I couldn't agree more. In fact this was a major roadblock in my head when I first starting training. In many arts the uke simply does one thing, one grab, one punch, etc. Even in my 100% fresh noob brain at 12 years old, I couldn't understand this mentality. A person never just does one thing. They react, chain, move, adjust. They are living, breathing, intelligent, tacticful (not a word, I know), people.
My first TKD lesson was me learning a few basic techniques then some drills to practice them. I was told to throw a punch to the face, I threw it and retracted my arms and was told this was wrong. It didn't make sense then to stand there with an arm outstretched waiting to be 'blocked' and it doesn't make sense now. Beyond of course building the very very basic understanding of a technique or movement. I mean no one is just going to grab your hand, so why practice just grabbing your hand. Grab your hand to pull you in, or grab your hand to attack you with a strike, or grab your hand to enter in for some kind of body grip. Just like people never throw one punch and wait, they never grab and wait.
I always thought you didn't retract your hand because the other person needed to work on their blocks, it's about perfecting the block, not the punch. Later when they have the block nailed they can practice against propper punches. That's the way I've always seen things done anyway. "Nobody attacks like this" isn't always a valid response. In fact it's often the biggest bunch of BS floating around the martial arts at the moment.
People that have never boxed honestly think that if they attacked someone it would be as a boxer does, for instance and they expect everyone else to as well, even if they're untrained. But that's another argument.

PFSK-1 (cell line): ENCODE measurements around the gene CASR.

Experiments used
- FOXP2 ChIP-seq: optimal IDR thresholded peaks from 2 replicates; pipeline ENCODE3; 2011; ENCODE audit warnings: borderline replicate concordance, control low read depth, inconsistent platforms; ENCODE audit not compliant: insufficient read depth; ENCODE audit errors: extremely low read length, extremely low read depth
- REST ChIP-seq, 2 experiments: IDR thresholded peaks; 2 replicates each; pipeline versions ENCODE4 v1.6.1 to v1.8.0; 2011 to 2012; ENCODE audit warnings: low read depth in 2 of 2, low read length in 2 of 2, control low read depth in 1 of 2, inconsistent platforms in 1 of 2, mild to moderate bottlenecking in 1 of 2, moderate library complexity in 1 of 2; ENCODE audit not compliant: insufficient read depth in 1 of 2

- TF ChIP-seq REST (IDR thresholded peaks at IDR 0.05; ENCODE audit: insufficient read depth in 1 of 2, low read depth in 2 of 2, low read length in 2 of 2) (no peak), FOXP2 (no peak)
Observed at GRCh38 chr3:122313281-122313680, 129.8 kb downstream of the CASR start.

The point of training is to develop skills and often the best way to learn those skills is often with attacks that may not be the most realistic, but are the most useful for developing confidence, timing, form, mai-ai ect.
I really don't care if no-one will ever attack me with shomen uchi, the practice of dealing with shomen uchi has taught me lots of stuff that is applicable across the board.
The point about grabs is that there shouldn't be time for something else. Where I train gakyu hamni katadori is a wrist grab followed quickly by a punch. We rarely do the punch because if uke can make the punch tori has already failed. Why would you allow someone to walk up to you and plant themselves ready to strike? That's madness, you don't win fights by giving someone a free hit or letting them take your balance. The defence against a grab assumes a follow up if not simultaneous strike and it begins before uke gets anywhere near making contact.
Sure, it sometimes looks like "grab and wait" but only if you misunderstand what's going on.